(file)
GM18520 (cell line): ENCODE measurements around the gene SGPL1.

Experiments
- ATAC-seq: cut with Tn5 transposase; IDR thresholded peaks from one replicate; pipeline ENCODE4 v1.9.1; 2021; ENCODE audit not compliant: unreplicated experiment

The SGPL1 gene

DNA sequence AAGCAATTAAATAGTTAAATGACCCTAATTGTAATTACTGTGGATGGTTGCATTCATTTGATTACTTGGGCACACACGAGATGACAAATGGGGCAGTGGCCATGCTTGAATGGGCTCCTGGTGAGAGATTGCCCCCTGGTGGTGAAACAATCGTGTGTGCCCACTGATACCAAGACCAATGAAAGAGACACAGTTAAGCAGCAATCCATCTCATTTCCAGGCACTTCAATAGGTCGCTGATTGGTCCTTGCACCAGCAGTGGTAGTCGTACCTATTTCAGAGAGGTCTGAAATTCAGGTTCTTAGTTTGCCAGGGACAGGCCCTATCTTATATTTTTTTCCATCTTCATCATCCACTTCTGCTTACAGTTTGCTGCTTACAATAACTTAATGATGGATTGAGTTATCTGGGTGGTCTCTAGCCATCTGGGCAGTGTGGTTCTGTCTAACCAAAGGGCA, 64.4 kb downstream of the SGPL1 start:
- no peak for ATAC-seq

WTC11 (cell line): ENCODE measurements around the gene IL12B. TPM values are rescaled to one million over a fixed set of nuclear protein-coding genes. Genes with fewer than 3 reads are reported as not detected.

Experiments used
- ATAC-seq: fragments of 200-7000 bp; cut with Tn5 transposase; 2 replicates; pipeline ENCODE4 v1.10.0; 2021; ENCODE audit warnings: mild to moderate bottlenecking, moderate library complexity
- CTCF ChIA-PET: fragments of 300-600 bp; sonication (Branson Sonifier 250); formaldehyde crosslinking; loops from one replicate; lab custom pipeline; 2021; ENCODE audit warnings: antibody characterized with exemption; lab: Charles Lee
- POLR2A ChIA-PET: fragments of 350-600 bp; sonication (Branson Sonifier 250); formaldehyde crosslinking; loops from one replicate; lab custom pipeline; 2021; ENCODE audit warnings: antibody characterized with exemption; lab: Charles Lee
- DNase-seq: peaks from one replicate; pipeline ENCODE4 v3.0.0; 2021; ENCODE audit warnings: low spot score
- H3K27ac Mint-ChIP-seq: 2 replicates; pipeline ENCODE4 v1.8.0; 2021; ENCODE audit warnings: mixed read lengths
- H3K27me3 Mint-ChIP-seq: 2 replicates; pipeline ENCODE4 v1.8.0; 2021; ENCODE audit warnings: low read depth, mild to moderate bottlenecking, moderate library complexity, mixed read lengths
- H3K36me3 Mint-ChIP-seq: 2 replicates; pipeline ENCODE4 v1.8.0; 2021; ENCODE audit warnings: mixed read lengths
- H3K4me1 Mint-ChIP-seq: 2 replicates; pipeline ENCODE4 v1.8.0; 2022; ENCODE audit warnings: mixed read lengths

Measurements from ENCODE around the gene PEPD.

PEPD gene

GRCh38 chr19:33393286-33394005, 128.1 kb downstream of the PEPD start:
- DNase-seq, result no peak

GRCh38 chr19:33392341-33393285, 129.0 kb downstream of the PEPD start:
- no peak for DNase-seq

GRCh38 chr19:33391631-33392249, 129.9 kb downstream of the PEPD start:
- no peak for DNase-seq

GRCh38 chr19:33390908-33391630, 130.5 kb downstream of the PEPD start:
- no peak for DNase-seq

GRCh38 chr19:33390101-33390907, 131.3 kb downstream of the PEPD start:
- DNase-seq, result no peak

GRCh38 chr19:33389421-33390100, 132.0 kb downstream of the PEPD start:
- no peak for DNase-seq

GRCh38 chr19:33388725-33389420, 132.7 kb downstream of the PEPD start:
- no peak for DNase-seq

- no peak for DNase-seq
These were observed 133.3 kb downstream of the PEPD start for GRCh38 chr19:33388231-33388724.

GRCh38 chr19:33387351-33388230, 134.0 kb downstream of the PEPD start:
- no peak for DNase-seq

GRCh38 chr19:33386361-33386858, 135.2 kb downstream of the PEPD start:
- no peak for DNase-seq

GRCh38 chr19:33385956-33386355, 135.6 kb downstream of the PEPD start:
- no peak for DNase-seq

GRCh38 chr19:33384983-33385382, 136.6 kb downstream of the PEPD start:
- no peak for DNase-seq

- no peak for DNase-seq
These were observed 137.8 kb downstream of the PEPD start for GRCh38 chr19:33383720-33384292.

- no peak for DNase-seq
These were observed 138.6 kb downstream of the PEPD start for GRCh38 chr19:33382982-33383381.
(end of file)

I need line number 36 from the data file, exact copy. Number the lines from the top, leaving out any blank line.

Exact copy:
- no peak for DNase-seq